Roy Montgomery is a composer, guitarist and lecturer from Christchurch, New Zealand. Montgomery was born in 1959 in London, England and moved with his family to Cologne in Germany where he lived until the age of four. His father was German and his mother was from the UK. As his mother worked for the British Forces Broadcasting Service, Montgomery was exposed mostly to the pop music of America rather than the music of Germany. In mid-sixties he moved with his mother to Christchurch, New Zealand. In 1980, he formed The Pin Group with bass player Ross Humphries and drummer Peter Stapleton. The group debuted with the single Ambivalence in 1981, released though the newly founded label Flying Nun Records. They recorded a handful of singles and performed only locally before disbanding in January 1982. Montgomery later worked with Stapleton again in Dadamah, formed in 1990.
Montgomery had been composing and recording acoustic work since 1982, much of which he would integrate into his 1990s work. Montgomery’s mostly instrumental solo works have elements of post-rock, lo-fi, folk and avant-garde experimentation. His signature sound might be described as atmospheric or cinematic, often featuring complex layers of chiming, echoing and/or droning guitar phrases. He is currently head of the Environmental management department at Lincoln University in New Zealand.
Montgomery has played in several New Zealand bands since 1980, most notably The Pin Group, Dadamah, Dissolve and Hash Jar Tempo. He has also released solo albums on labels including Kranky and Drunken Fish. 1
Montgomery is one of the guitar worker ants that from the homeland New Zealand leads straight to the cosmos, Roy Montgomery and his guitar have set themselves over the years and decades as an absolute cult. Montgomery plays an eternal, dripping reverb guitar, saturated and minimal at the same time, cyclical, stuffed with chords that sound and resonate like hallucinations of possible worlds. After a period of silence lasting fifteen years (his last album was “Silver Wheel Of Prayer”, 2001), Montgomery returns with four records, gathered under the label “R M H Q: The Headquarters”.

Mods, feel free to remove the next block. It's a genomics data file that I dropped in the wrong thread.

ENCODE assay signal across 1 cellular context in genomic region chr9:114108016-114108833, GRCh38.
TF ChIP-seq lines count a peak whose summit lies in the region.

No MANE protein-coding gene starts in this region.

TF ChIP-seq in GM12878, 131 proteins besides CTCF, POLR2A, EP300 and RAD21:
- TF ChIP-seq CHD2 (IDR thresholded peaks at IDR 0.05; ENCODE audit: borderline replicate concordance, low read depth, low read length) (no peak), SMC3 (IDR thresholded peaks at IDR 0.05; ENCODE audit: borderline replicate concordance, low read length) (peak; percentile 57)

The work comes out as a cathartic and torrential output, a summa that collects at the level of inspiration the entire production line of the New Zealand musician.
The first, entitled “R: Tropic Of Anodyne”, reports it in his own way (therefore fairy and even unreal), to the cosmos of the folksinger, with a dark, serious and baritone singing and wide pinnacles, solemn sonic drapery. From the title track made of touches of stunned music boxes you go to the martial steps and at the same time irregular, close to paralysis, of “Seven Faded Dreams”, “Dear Future Loser”, “Hanging Melody”, in addition to the funeral march of “As The Sun Sets “.
The second album, “M: Darkmotif Dancehall” is opened and closed by two roaring instrumental heatings (“Rough Takeoff”, “Rough Landing”) and focuses on the distortion just sustained by a shy drum rhythm. “Overdrive” exemplifies the process in the best way, a metronomic disintegration loop that ranges from a metal tension to an abrupt tout-court. The process of expansion continues with one of its wildest numbers ever (despite its usual hieratic composure), “Dazed Pig Dreamhome Slide”, with a flirtation with the shoegaze, “At The Gogol Au Gogo”, and with a tribute to the his dark-wave roots, “Six Guitar Salute For Peter Gutteridge” (the contrast between the beaten rhythm and the almost sacred swirls is truly epic).
“H: Bender” involves its innately cinematic director, right from the headlines. The method, however, remains firmly in the composition, starting with the slight phasing of “Five Bears At Two Guns Arizona”. If “I O U Otto” clearly reproduces the “Rumble” by Link Wray, “Pipeline” adds an atmosphere that little by little makes the tinkling that harmoniously hallucinated. “Another David Lynch Thanks No Ice” is a clash between an anxiety-induced incident and a repressed sequence full of atmosphere. The point where the guitarist achieves a balance between self-possession and overcoming his grammar, however, remains “Later We Looked Up At The Stars”, one of his most silent and suggestive numbers, from the strings deepened by the echo, and then pierced by a serpentine oscillation.
However, the most ambitious and illusionistic moments are found in “Q: Transient Global Amnesia”. The psychedelic strumming of “Riding” (10 minutes) raises luminescent vortexes of sitar while a ticking presses in the background: a clever meditation on time. The 20 minutes of “Weathering Mortality” attack like an adage in the tradition of symphonic romanticism, but the sonic doughs in the back lines call the human voice to lead to a procession towards its personal apotheosis. Even the transcendent Popol Vuh chords of the “Unshore” sketch bring back to human presence with a last magic, a breathy sound.
A linear author who develops his complexity within and never outside, Montgomery expresses with these four discs a complex maturity, a path crossed by the shadows of mannerism and a constant artistic consistency.